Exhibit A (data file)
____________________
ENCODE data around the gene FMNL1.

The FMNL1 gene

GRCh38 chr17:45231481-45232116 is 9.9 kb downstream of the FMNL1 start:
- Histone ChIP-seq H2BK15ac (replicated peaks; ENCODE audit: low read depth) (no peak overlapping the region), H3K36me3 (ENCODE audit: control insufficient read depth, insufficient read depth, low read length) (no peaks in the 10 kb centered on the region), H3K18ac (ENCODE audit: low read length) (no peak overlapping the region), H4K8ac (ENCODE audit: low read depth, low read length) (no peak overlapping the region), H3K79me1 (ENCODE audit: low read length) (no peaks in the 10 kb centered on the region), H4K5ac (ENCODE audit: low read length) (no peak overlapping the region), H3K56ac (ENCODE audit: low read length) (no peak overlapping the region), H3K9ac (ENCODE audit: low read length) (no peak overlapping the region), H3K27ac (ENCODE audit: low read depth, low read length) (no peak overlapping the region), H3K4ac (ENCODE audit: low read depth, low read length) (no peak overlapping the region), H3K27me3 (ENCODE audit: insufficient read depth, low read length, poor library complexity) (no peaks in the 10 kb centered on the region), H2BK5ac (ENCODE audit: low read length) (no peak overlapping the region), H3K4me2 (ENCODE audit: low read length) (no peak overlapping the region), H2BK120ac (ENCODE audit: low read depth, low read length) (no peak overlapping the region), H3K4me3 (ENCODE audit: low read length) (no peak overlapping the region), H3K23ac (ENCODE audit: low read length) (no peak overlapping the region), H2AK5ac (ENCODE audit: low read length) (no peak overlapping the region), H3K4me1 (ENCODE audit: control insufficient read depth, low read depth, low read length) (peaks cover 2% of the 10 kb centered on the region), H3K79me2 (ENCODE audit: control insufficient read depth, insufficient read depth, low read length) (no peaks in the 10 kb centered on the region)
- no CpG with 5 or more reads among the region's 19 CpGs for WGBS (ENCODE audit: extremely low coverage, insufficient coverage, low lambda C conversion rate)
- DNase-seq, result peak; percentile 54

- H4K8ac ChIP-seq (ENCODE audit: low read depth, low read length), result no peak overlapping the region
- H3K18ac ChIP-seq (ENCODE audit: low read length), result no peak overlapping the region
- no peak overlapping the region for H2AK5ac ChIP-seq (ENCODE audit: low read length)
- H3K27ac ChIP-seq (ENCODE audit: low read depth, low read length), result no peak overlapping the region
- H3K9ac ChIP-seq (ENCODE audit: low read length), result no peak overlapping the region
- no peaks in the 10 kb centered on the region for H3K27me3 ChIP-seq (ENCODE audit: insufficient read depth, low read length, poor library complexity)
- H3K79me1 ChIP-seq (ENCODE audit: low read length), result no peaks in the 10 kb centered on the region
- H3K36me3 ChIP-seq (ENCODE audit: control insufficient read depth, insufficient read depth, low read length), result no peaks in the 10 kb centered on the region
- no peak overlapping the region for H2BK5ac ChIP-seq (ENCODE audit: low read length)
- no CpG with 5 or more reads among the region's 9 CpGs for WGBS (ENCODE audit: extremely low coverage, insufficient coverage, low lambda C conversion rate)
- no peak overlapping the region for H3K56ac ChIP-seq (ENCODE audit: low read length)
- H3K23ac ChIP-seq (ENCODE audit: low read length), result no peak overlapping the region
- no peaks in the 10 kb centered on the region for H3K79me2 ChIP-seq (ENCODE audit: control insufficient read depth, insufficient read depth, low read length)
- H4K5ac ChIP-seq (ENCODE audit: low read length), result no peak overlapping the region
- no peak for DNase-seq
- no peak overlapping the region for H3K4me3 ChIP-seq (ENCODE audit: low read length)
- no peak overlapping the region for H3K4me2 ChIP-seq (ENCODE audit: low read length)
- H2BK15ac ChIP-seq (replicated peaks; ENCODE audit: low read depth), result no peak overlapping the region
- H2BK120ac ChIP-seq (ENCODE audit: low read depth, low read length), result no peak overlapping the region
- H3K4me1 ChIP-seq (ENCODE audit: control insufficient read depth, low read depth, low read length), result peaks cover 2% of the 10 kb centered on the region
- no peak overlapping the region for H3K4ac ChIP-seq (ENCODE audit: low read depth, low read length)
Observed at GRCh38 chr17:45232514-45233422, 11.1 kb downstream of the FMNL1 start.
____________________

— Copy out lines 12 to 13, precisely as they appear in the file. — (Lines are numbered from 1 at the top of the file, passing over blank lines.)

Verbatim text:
- no peaks in the 10 kb centered on the region for H3K27me3 ChIP-seq (ENCODE audit: insufficient read depth, low read length, poor library complexity)
- H3K79me1 ChIP-seq (ENCODE audit: low read length), result no peaks in the 10 kb centered on the region